When emotional intelligence first garnered significant media attention back in the 1990s, it really hit home for people. For the first time we all had an explanation for an unusual finding: people of average intelligence outperform people with the highest levels of intelligence the vast majority of the time (70% to be exact). Suddenly we had a name for the main determinant of success in life: emotional intelligence.
Emotional intelligence is critical to managing your behavior, moving smoothly through social situations, and making critical choices in life. There are four emotional intelligence skills and they group under two primary competencies: personal competence and social competence.
- Self-Awareness is how accurately you can identify your emotions in the moment and understand your tendencies across time and situation.
- Self-Management is how you use awareness of your emotions to create the behavior that you want.
- Social Awareness is how well you read the emotions of other people.
- Relationship Management is how you use the first three emotional intelligence skills to manage your interactions with other people.
The three do not go together in any meaningful way. Emotional intelligence explains a fundamental element of your behavior that is unique from your intellect. You cannot determine someone's IQ based on their EQ and vice versa. Intelligence is how quickly you absorb new information and it does not change throughout your life. Emotional intelligence is unique because it is a flexible skill that you can improve with practice. Anyone can develop a high degree of emotional intelligence.
Like IQ, your personality does not change. Personality is the style with which you approach the world: what motivates you and the people and situations that give you energy (versus those that drain it). One example of this is the tendency we all have to be introverted or extroverted.
Emotional intelligence has a massive impact upon personal and professional success. TalentSmart has measured the EQ of close to a million people now and we find that this skill accounts for 58% of performance in all types of jobs. Emotions are the primary driver of our behavior. Working to improve your emotional intelligence results in improvements in many areas of your behavior. We've found that more than 90% of top performers have high EQs. High EQ individuals make $29,000 more on average than those with low EQs and every point you add to your EQ adds $1,300 to your annual salary. You can read more about this research in the #1 bestselling emotional intelligence book, Emotional Intelligence 2.0. Just click the link at the top of this page that says "EMOTIONAL INTELLIGENCE BOOK."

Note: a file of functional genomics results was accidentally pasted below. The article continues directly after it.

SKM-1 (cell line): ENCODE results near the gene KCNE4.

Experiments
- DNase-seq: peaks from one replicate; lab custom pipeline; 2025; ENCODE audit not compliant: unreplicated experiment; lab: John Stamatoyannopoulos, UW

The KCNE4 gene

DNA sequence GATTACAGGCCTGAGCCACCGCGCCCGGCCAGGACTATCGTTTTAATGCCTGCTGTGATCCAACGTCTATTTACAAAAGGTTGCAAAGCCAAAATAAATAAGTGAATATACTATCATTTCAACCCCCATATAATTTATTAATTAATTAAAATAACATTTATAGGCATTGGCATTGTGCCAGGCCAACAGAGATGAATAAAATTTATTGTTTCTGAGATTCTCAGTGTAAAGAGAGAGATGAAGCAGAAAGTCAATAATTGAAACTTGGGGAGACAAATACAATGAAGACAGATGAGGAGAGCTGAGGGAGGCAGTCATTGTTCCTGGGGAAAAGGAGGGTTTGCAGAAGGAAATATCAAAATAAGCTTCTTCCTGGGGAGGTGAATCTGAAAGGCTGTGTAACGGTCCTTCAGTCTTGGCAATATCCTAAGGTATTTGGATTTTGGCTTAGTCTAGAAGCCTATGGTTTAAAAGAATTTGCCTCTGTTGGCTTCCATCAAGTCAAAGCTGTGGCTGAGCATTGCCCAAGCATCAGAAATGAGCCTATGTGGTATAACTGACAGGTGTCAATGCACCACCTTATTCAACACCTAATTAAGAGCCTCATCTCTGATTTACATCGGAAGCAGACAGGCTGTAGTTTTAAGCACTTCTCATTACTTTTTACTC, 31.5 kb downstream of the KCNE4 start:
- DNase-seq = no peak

Your brain is hard-wired to give emotions the upper hand. The limbic system (the emotional brain) reacts to events first before we have the opportunity to engage the rational brain. The communication between these two areas of the brain is the very definition of emotional intelligence. EQ requires effective communication between the rational and emotional centers of the brain.
“Plasticity” is the term used to describe the brain's ability to grow new connections between neurons that facilitates the use of new behaviors. Your brain loves efficiency: the skills you practice are the skills your brain will make it easier for you to repeat. When you work to increase your EQ, the billions of microscopic neurons lining the road between the rational and emotional centers of your brain branch off small “arms” to communicate with the cells around them. A single cell can grow upwards of 10,000 connections to the cells around it.